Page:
Lilipad is happy to provide books for P4 level at the primary school – the equivalent to 4th grade. 50 books per subject plus the teacher’s guides, enough for 100 students to happily attend class while sharing a book.

Later on, with our book mission accomplished, we drive back to the village, where a parent’s meeting will be held.

On Tuesday, Moses sent notice to the parents of the little ones that there would be a meeting at the school. The turnout was very positive, and the parents were all eager to hear what we had to say. There were lots of interesting questions, and I believe the message was conveyed that the space would be a good place for anyone to come and read, as well as participate in the classes that will be organized by Moses and the professors.

The parent’s meeting.

With our meeting over, and the hands of the parents shaken, we head back home and have lunch, followed by a nap.

Waking up, we set out to install the slide and see-saw that we bought for the school. The process is raw and slightly clumsy but very solution-oriented. We manage to install both toys successfully, and leave the premises as the cement dries up. Tomorrow we will cover the bases with soil so it all looks a lot better.

Installing the Swing.

Day 5 – Friday

We wake up and set to clean the room after the usual breakfast. The parents’ assembly was a good event overall, but the dirt it brought in seems to be endless, as we scrub, scrub, scrub and scrub the floor.

Cleaning the room after the parent’s meeting.

In the end it looks really tidy, cosy and ready to welcome a Library. We let the floors dry as we give a little hand on the classrooms – cleaning the doors as well as the blackboards, already whitened by early alphabet teachings.

At the playground, the cement is not yet entirely solid as it rained in the evening. We decide to leave it be for now, despite some children already sneaking in to get a go at the new slide.

Moses and me set out to Jinja, with the mission of picking up the student books for P4, as well as buying more reading books to fill up the Little Start Library. In between, we manage to buy mats for the floors at the local market, for the little ones to sit and read on the floor. We also decide with Moses to make individual chalkboard slates, that every kid can use and start to draw their first letters on.

The road to Jinja.

Overall, a successful day in Jinja. I also managed to get a Ugandan haircut and agreed to getting a street manicure from a cheeky guy I passed. I ask him to paint me a red nail in red in honor of Women’s day. We come back home satisfied with the progress we have made, and find that the two shelves are now complete and look absolutely fantastic. Tomorrow we will bring them inside the room and start populating them. With some final decorations to be put in place, it looks like our project is going to be completed soon!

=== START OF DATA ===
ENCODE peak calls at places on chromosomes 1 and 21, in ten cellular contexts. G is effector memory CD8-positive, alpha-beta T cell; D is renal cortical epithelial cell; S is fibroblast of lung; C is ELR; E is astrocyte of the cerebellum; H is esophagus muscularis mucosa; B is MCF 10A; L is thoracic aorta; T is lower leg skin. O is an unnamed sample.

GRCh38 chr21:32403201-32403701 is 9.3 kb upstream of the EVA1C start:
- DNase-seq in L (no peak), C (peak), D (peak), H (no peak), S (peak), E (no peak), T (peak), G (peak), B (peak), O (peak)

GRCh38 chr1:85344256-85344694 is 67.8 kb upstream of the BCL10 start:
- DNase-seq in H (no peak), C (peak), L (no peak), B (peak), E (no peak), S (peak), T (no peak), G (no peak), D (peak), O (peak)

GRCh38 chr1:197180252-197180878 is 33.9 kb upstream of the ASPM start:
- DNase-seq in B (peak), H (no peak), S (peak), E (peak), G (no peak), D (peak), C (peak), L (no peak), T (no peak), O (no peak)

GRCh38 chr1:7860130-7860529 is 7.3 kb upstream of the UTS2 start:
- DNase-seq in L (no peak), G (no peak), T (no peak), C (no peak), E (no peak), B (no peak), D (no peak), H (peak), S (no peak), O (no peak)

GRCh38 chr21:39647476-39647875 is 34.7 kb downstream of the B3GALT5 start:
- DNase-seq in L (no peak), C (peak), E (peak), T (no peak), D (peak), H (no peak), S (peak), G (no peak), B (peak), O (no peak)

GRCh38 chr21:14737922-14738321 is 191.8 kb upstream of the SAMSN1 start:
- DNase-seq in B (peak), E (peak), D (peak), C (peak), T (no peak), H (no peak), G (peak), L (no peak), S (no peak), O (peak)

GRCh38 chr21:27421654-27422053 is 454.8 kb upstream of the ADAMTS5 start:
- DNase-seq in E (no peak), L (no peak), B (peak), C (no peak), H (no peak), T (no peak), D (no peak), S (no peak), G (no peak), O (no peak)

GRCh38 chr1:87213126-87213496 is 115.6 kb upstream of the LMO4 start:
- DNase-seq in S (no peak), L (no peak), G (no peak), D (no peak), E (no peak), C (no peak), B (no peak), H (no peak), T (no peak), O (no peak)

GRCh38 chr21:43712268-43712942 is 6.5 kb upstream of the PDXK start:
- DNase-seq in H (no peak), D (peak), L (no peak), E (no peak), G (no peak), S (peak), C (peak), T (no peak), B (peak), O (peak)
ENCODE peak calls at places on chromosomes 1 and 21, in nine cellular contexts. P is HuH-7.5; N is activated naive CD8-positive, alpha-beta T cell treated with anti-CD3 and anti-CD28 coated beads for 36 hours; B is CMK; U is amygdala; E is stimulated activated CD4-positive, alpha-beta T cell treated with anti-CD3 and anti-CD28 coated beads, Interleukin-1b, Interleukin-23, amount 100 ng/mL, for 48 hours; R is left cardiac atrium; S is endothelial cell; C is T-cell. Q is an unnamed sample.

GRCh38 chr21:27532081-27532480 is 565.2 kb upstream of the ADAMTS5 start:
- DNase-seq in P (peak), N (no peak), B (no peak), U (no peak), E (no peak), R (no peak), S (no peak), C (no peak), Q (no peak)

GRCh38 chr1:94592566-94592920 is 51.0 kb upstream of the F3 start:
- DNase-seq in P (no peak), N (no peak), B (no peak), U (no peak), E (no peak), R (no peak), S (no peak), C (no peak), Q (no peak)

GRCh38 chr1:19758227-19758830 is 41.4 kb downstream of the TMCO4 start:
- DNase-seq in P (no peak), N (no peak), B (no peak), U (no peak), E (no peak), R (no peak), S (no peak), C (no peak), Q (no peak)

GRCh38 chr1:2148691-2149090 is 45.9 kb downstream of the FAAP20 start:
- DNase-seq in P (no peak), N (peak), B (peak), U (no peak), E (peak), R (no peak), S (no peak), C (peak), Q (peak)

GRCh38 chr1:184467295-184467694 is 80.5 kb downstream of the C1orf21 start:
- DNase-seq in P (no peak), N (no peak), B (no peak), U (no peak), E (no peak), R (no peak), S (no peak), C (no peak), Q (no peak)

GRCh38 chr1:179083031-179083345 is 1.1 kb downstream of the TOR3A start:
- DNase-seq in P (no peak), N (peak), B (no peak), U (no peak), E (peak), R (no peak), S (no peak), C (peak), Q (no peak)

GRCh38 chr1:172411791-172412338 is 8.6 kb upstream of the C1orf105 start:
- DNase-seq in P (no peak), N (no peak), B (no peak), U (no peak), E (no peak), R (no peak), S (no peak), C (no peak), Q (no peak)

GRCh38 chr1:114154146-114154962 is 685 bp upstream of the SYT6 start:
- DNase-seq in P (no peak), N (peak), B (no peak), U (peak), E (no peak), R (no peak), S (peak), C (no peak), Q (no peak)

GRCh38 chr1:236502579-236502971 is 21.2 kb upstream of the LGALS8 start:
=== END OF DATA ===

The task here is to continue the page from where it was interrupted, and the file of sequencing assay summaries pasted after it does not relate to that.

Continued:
To finish the day, we have a very pleasant candle light dinner, as the power is out again.

Day 6 – Saturday

On Saturday, we were kindly invited to the 11th Anniversary of Fingerprints, the other NGO helping out with the porridge at Kyabirwa Primary School and at Little Stars.

Fingerprints’ main project however, is a foster home for girls, set in the outskirts of Jinja, and of which Moses is also an integrant part. The house currently hosts 12 girls, who get the support of two “Mamas”, and has already seen quite a few blossoming into grown and empowered women.

The party consisted of a lunch in the garden of the house, as well as a plethora of speeches – the most emotional of which delivered by ex-residents of the house, some having graduated from university and being now able to provide for their own families. A bit of traditional dancing followed, as the resident girls present to Mme. Susanne (Fingerprints’ founder) the act that they have been practicing with the local dance teacher.

The girls from the Fingerprints House.

After the long afternoon, and mellowed by the warm sun, we return to the village quite fatigued. There is still time to quickly check on the work Isaac and David have been doing in the room – hanging the rest of the decorations and organizing the books in the shelves – before an early dinner. Tomorrow is my last full day, and Moses and me are on a mission to spend the rest of our budget on reading books to fill up the shelves.

Day 7 – Sunday

As planned, Moses and me set out to Jinja, and hop around several book-stalls where we manage to gather around 300 reading books for the Library. We also gather some other little bits that are missing, such as material for the Library, some more chairs and an extra table, some more mats for the floor and some paper to print the Library rules.

Book hunting!

We head to Moses’ favourite restaurant, where we enjoy our last meal together and go over the plan for the library once again. Moses is quite excited to see the development we have brought, and he is confident the community will appreciate it as well, and will benefit from the space and books we have provided.

Matoke, beans, sweet potato, peanut sauce and other Ugandan delicacies!

Overall it was a successful day in Jinja, and as we get back and drop off the last books and mats, the room looks ready. It is very rewarding to see what we have achieved in only one week, and I am delighted at the sight of Moses’ smile while he walks around the room, arranging the chairs to the side.

We are super happy with the results, and we are looking forward to seeing the first impact of our project, as soon as people from the village come in and start using the Library!

We would also like to thank once again everyone who helped, came, donated and participated in our events – none of this would have been possible without you, so we say a big THANK YOU to all of you!